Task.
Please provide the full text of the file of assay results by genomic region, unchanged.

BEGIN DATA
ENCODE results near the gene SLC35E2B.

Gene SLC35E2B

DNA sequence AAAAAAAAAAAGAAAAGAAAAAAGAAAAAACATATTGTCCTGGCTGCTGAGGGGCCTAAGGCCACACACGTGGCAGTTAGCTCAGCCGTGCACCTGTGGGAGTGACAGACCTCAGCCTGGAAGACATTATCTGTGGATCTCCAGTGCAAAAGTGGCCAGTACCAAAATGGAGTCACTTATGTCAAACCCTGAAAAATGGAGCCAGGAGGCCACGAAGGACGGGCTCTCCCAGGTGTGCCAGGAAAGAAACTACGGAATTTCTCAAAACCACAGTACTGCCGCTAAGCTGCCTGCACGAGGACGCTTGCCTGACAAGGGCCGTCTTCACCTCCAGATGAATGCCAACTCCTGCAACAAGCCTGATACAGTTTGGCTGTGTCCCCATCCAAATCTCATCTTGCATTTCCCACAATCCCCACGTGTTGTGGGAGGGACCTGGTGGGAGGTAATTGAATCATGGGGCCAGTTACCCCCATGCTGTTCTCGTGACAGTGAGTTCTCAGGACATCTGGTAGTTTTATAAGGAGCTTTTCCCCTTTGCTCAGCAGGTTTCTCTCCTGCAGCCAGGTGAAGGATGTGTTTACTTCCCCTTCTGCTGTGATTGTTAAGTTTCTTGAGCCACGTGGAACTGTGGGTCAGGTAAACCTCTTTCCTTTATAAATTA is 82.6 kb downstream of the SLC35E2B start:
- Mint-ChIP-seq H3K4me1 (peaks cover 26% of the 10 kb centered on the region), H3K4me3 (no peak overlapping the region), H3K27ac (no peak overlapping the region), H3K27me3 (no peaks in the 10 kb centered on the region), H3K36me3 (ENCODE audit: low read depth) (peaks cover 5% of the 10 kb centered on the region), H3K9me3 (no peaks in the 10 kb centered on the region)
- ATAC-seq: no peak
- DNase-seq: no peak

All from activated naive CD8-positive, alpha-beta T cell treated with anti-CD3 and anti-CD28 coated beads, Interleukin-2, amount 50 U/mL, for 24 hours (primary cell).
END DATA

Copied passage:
ENCODE results near the gene SLC35E2B.

Gene SLC35E2B

DNA sequence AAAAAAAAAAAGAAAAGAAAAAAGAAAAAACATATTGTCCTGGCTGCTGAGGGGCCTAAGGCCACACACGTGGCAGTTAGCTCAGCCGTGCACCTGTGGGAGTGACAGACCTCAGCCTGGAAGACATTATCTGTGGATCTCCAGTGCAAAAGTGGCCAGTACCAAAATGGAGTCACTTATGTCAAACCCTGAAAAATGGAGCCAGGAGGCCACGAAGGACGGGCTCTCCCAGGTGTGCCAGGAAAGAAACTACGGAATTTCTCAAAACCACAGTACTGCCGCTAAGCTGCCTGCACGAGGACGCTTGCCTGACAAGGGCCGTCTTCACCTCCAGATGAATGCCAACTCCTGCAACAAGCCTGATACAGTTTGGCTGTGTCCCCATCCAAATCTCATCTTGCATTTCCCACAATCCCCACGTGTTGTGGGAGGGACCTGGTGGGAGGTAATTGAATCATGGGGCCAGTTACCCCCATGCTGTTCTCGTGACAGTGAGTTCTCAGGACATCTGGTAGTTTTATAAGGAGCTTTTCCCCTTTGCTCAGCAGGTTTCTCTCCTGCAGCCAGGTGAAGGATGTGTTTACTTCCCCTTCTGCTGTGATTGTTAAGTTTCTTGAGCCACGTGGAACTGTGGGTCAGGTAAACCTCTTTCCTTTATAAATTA is 82.6 kb downstream of the SLC35E2B start:
- Mint-ChIP-seq H3K4me1 (peaks cover 26% of the 10 kb centered on the region), H3K4me3 (no peak overlapping the region), H3K27ac (no peak overlapping the region), H3K27me3 (no peaks in the 10 kb centered on the region), H3K36me3 (ENCODE audit: low read depth) (peaks cover 5% of the 10 kb centered on the region), H3K9me3 (no peaks in the 10 kb centered on the region)
- ATAC-seq: no peak
- DNase-seq: no peak

All from activated naive CD8-positive, alpha-beta T cell treated with anti-CD3 and anti-CD28 coated beads, Interleukin-2, amount 50 U/mL, for 24 hours (primary cell).